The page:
Home PublicationsData Innovators 5 Q’s for the Data Science and Mining team at École Polytechnique about Facebook’s Data for Good Program

5 Q’s for the Data Science and Mining team at École Polytechnique about Facebook’s Data for Good Program

by Hodan Omaar

The Center for Data Innovation spoke with Michalis Vazirgiannis, George Panagopoulos, and Giannis Nikolentzos, who are members of the Data Science and Mining team at the Computer Science Laboratory (LIX) of École Polytechnique in France. The team discussed how they have developed a machine learning model that can forecast the number of COVID-19 cases a region will experience up to 14 days ahead of time. 

Hodan Omaar: What is the goal of your work, and how are you using Facebook data to achieve this goal?

Michalis Vazirgiannis: We created a model to forecast the number of COVID-19 cases in small regions of European countries during the first wave of the pandemic. Capturing and modeling the dynamics of disease diffusion lends itself well to graphs, which in computer science are a type of data structure that are used to represent networks. We created a graph where nodes represent the regions in a country and the edges, which connect two nodes, represent the daily movement between them.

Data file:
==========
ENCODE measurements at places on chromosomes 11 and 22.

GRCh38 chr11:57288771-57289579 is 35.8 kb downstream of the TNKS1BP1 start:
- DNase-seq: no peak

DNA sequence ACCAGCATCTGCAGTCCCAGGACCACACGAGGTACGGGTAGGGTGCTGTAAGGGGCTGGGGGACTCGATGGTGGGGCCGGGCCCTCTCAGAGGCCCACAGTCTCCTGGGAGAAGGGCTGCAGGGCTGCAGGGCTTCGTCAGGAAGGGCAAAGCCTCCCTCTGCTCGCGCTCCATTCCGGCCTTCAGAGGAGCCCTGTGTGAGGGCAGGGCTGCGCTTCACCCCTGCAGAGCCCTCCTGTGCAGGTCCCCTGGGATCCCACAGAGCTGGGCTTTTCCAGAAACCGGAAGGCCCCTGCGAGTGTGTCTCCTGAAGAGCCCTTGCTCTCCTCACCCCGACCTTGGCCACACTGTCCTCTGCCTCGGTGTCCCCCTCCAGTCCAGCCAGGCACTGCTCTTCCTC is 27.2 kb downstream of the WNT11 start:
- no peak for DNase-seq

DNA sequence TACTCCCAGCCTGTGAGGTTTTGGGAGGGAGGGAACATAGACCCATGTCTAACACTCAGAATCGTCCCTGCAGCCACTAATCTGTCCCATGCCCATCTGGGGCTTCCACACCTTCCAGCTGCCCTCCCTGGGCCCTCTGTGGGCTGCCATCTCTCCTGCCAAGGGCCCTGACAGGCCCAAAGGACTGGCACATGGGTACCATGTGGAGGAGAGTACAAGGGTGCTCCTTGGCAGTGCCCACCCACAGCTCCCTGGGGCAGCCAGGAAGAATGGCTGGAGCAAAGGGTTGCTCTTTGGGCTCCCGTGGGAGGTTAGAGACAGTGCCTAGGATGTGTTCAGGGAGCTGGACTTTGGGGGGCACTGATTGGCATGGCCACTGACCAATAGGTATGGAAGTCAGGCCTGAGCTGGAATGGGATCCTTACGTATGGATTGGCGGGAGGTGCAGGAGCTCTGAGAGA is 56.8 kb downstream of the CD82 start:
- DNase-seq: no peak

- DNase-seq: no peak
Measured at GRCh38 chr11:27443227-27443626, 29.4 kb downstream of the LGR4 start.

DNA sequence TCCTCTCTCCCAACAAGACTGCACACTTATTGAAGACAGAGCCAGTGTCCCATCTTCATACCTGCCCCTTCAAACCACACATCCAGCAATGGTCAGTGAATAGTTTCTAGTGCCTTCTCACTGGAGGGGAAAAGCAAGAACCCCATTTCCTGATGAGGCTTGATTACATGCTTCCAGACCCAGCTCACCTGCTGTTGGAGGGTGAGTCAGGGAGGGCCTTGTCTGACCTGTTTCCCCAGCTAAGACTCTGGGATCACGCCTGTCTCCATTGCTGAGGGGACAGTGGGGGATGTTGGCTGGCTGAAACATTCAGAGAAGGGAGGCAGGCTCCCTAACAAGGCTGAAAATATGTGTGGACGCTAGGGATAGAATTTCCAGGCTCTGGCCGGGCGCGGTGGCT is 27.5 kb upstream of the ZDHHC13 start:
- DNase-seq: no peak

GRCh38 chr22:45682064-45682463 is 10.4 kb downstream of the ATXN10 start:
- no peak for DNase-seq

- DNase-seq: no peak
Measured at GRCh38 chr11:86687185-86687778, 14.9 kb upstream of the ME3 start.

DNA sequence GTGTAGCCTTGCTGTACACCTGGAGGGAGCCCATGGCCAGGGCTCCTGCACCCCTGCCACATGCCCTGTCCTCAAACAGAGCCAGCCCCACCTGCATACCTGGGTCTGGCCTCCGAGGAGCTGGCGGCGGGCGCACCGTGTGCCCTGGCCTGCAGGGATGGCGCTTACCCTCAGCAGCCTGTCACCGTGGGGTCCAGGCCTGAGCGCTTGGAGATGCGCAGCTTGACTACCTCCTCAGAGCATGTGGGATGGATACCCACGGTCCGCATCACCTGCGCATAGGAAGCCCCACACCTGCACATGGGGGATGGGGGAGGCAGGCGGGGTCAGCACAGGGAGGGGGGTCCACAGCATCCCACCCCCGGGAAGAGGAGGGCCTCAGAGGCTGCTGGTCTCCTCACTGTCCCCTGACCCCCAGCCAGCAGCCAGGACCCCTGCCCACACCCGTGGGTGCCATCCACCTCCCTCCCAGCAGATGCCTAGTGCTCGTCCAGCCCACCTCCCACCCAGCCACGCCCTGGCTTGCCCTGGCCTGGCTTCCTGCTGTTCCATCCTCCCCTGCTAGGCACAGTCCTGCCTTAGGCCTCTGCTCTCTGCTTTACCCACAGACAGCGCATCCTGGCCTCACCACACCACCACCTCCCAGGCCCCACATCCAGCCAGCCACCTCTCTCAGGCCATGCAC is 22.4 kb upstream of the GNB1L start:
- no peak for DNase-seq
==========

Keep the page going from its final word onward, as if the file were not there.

George Panagopoulos: To create these graphs, we obtained data about COVID-19 cases in particular regions from open sources such as Github or government websites, and mobility data from Facebook’s Data for Good program. Then we made graphs to encode this data in the four European countries that were initially hit hardest by the pandemic: France, Italy, Spain, and the United Kingdom. Essentially, the graphs model how COVID-19 spreads between regions in these countries.

The idea is, once you have graphs representing how disease spreads between regions in a country, you can train an AI model to learn from these graphs and predict how and where the disease is likely to spread next. You can also apply that model to another country and make useful predictions (which is called transfer learning). This type of model is called a graph neural network (GNN) and is a type of deep learning model.

While there are other researchers who are using GNNs to predict the spread of COVID-19, our model is different because it uses less data to make accurate predictions. For instance, there are GNNs that have been developed to predict the spread of COVID-19 in U.S. counties, but these models need 50 to 60 days worth of training data. That means the disease has to spread in a region for almost two months before the model can make credible predictions on where the disease will spread next. But by then, too many lives have been lost. Our model improves on this by reducing the amount of training data needed to 14 days. We are able to do this by utilizing a technique called model-agnostic meta-learning (MAML), which uses transfer learning to capitalize on knowledge from other countries’ models.   

Omaar: Who is the end user of the insights from your project? What decisions do you anticipate they will make with your work?